David Haussler on Dangers of Genomic Research
  David Haussler     Biography    
Recorded: 08 May 2012

Actually, I was extremely worried. I, I’ve been worried from day one about the, the designer baby issue. Not that we have the technology right now to alter genomes, but in the future we will have technology and so the question is now that humanity can read its own genetic heritage do we want to write on it, right? Do we want to alter it? And that’s a huge question. And of course I strongly separate the two questions of altering somatic genomes, of course we want to fix the genomes in our own somatic cells and we can do that with impunity because those aren’t passed on to the next generation. But if we start altering the DNA sequence that’s passed on to the next generation then we are taking on responsibility for the genomes of our progeny in a profound way that has never been possible before, in terms of any kind of natural selection, and so we should only do that with very serious consideration. And this is something that from the broad perspective of [unintelligible] is a major social issue that will surface in the next several decades. But I want to emphasize that it’s not here yet, we don’t have easy right capability for germ-line genomes, it does not exist. The technology does not exist, so it’s a moot point at this point. But it might not be moot, ten or twenty years from now.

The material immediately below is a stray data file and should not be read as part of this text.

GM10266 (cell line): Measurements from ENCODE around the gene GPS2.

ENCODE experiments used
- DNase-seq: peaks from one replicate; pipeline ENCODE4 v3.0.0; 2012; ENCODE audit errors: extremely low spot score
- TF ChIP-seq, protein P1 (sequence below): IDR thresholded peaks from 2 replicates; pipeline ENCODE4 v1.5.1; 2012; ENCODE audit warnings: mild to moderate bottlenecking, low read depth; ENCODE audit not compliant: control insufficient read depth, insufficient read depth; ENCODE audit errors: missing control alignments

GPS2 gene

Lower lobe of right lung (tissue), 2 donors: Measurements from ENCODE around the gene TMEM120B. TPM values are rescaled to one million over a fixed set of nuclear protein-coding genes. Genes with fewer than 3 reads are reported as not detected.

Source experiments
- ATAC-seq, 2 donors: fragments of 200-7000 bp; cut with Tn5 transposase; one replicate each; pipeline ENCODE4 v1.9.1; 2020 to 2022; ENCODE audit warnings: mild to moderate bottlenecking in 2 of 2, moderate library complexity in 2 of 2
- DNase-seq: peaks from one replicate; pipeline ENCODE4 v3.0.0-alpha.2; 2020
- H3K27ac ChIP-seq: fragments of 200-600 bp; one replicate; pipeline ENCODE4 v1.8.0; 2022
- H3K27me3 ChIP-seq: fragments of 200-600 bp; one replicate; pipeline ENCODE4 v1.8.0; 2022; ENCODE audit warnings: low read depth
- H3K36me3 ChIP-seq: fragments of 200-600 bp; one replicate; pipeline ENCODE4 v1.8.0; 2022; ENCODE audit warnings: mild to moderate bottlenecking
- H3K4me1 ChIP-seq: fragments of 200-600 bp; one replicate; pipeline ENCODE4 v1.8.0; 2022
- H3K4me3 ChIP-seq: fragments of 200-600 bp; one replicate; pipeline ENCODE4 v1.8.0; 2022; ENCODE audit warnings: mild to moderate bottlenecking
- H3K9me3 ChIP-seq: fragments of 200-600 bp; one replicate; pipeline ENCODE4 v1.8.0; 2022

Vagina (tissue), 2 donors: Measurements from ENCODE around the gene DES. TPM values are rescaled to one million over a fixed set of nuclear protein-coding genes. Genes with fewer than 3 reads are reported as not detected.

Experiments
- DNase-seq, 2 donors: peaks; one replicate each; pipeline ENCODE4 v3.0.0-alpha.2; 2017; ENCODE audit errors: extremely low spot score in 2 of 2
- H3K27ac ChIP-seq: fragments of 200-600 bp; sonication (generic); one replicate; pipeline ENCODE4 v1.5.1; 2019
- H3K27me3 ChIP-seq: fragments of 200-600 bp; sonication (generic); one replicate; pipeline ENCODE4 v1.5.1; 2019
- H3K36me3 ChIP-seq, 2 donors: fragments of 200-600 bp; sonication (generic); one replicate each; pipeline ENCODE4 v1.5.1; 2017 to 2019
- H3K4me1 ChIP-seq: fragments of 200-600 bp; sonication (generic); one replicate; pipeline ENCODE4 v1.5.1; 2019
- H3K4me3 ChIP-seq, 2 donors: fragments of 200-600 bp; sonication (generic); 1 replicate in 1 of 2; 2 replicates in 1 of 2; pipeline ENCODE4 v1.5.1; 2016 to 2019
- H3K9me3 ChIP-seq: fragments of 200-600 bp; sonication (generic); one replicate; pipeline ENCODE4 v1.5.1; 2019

David Haussler (born 1953) is an American bioinformatician known for his work leading the team that assembled the first human genome sequence in the race to complete the Human Genome Project and subsequently for comparative genome analysis that deepens understanding the molecular function and evolution of the genome. He is a Howard Hughes Medical Institute Investigator, professor of biomolecular engineering and director of the Center for Biomolecular Science and Engineering at the University of California, Santa Cruz, director of the California Institute for Quantitative Biosciences (QB3) on the UC Santa Cruz campus, and a consulting professor at Stanford University School of Medicine and UC San Francisco Biopharmaceutical Sciences Department.